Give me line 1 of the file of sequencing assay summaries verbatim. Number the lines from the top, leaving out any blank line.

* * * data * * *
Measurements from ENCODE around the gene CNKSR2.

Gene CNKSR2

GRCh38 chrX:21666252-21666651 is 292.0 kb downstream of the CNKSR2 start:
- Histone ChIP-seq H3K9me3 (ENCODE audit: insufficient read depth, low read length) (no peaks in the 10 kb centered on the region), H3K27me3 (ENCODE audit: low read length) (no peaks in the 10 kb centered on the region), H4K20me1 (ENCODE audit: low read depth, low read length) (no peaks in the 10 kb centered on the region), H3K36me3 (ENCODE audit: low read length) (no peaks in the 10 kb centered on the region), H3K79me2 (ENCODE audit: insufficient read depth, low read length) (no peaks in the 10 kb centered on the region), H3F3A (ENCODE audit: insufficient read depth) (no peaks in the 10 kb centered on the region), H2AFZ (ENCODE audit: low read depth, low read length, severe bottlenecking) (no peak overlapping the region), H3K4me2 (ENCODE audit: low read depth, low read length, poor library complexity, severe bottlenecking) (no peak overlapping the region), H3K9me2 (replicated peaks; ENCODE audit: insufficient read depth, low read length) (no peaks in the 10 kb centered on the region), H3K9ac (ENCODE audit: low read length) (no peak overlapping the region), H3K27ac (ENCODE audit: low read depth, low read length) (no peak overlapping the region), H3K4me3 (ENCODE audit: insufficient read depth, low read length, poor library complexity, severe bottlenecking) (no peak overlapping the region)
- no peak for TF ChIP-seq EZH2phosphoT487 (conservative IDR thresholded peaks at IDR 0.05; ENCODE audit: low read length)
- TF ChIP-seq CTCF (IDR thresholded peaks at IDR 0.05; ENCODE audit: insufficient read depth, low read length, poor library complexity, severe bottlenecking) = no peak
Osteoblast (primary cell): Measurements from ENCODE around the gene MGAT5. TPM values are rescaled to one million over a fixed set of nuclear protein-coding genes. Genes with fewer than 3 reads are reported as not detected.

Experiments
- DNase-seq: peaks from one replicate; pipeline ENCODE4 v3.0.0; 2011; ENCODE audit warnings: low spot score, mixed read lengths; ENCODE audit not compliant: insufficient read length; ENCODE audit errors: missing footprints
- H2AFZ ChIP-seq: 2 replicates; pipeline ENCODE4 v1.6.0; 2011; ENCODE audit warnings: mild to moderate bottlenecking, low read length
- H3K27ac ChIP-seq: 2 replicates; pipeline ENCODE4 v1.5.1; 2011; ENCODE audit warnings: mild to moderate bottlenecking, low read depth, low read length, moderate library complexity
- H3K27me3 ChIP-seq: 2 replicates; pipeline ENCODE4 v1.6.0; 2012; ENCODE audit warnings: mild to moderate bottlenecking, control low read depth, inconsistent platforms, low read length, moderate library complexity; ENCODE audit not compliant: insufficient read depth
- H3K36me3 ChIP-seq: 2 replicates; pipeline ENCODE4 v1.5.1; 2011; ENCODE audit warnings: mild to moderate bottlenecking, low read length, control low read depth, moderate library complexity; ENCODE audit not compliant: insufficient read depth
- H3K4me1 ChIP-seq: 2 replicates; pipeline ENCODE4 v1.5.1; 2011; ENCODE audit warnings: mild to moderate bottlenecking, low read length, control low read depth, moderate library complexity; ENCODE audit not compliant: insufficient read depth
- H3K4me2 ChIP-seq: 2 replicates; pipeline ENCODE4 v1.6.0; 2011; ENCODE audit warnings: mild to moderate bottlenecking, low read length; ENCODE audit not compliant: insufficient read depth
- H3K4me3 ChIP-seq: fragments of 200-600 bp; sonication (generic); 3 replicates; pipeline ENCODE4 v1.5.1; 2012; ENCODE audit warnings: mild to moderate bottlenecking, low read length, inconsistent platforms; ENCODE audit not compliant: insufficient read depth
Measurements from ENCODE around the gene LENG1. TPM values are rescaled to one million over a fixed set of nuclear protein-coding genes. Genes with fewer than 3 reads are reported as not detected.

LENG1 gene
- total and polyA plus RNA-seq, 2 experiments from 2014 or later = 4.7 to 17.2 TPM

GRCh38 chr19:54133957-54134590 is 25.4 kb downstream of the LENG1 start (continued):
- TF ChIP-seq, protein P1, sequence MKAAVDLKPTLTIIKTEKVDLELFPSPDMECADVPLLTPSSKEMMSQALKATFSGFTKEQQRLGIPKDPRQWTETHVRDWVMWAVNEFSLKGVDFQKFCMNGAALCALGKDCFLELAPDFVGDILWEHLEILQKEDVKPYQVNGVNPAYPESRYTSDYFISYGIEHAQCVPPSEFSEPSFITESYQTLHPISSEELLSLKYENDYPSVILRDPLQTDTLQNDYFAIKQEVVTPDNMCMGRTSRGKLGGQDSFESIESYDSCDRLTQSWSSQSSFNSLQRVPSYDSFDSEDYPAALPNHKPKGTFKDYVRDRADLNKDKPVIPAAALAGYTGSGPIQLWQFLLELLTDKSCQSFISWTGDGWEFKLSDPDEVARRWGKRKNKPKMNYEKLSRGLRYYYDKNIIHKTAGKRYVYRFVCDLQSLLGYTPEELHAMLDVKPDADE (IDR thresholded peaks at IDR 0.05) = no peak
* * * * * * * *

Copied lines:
Measurements from ENCODE around the gene CNKSR2.